• Michito Namekawa, Yoshihisa Takiyama, Junko Honda, Kumi Sakoe, Tametou Naoi, Haruo Shimazaki, Takanori Yamagata, Mariko Y. Momoi, Imaharu Nakano
    NEUROLOGICAL SCIENCES 33 (6) 1389 - 1392 1590-1874 2012/12 [Refereed][Not invited]
     
    We present here a 25-year-old woman with genetically confirmed (p.R276L mutation in the GFAP gene) juvenile-onset AxD. Episodic vomiting appeared at age nine, causing anorexia and insufficient growth. Brain MRI at age 11 showed a small nodular lesion with contrast enhancement in the left dorsal portion of the cervicomedullary junction. Her episodic vomiting improved spontaneously at age 13, and she became neurologically asymptomatic. The enhancement of the lesion disappeared simultaneously, although the plaque remained. Longitudinal MRI observations, however, revealed insidiously progressive cervicomedullary atrophy without a signal change. This case broadens our knowledge of AxD: (1) molecular analysis of the GFAP gene is warranted in patients with MRI evidence of tumor-like lesions in the brainstem, particularly if they present with isolated episodic vomiting and/or anorexia; (2) the disease can be self-remitting for at least 12 years; (3) cervicomedullary atrophy, characteristic of the adult form, can be insidiously progressive without a signal change before the clinical symptoms appear.
  • Haruo Shimazaki, Yoshihisa Takiyama, Hiroyuki Ishiura, Chika Sakai, Yuichi Matsushima, Hideyuki Hatakeyama, Junko Honda, Kumi Sakoe, Tametou Naoi, Michito Namekawa, Yoko Fukuda, Yuji Takahashi, Jun Goto, Shoji Tsuji, Yu-ichi Goto, Imaharu Nakano
    JOURNAL OF MEDICAL GENETICS 49 (12) 777 - 784 0022-2593 2012/12 [Refereed][Not invited]
     
    Background Autosomal recessive hereditary spastic paraplegias (AR-HSP) constitute a heterogeneous group of neurodegenerative diseases involving pyramidal tracts dysfunction. The genes responsible for many types of AR-HSPs remain unknown. We attempted to identify the gene responsible for AR-HSP with optic atrophy and neuropathy. Methods The present study involved two patients in a consanguineous Japanese family. Neurologic examination and DNA analysis were performed for both patients, and a skin biopsy for one. We performed genome-wide linkage analysis involving single nucleotide polymorphism arrays, copy-number variation analysis, and exome sequencing. To clarify the mitochondrial functional alteration resulting from the identified mutation, we performed immunoblot analysis, mitochondrial protein synthesis assaying, blue native polyacrylamide gel electrophoresis (BN-PAGE) analysis, and respiratory enzyme activity assaying of cultured fibroblasts of the patient and a control. Results We identified a homozygous nonsense mutation (c.394C>T, p.R132X) in C12orf65 in the two patients in this family. This C12orf65 mutation was not found in 74 Japanese AR-HSP index patients without any mutations in previously known HSP genes. This mutation resulted in marked reduction of mitochondrial protein synthesis, followed by functional and structural defects in respiratory complexes I and IV. Conclusions This novel nonsense mutation in C12orf65 could cause AR-HSP with optic atrophy and neuropathy, resulting in a premature stop codon. The truncated C12orf65 protein must lead to a defect in mitochondrial protein synthesis and a reduction in the respiratory complex enzyme activity. Thus, dysfunction of mitochondrial translation could be one of the pathogenic mechanisms underlying HSPs.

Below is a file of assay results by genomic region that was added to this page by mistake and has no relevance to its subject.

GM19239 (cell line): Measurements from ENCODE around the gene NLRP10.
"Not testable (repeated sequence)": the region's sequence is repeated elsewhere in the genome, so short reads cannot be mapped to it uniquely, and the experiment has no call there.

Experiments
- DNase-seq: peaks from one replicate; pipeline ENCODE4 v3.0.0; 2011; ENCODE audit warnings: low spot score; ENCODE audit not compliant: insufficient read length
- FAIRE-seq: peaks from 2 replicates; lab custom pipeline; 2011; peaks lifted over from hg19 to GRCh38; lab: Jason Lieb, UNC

• 髄液PCR陰性であったが脳生検で確定診断した進行性多巣性白質脳症の1例
    直井 為任, 森田 光哉, 齊藤 寛大, 嶋崎 晴雄, 藤本 健一, 中道 一生, 中野 今治
    NEUROINFECTION 日本神経感染症学会 16 (2) 155 - 155 1348-2718 2011/10 [Refereed][Not invited]

MISC

Awards & Honors

  • 2019/11 The Japanese Association of Rehabilitation Medicine Young Investigator Award
     
    受賞者: Naoi Tameto;Morita Mitsuya;Jichi Medical;University Hospital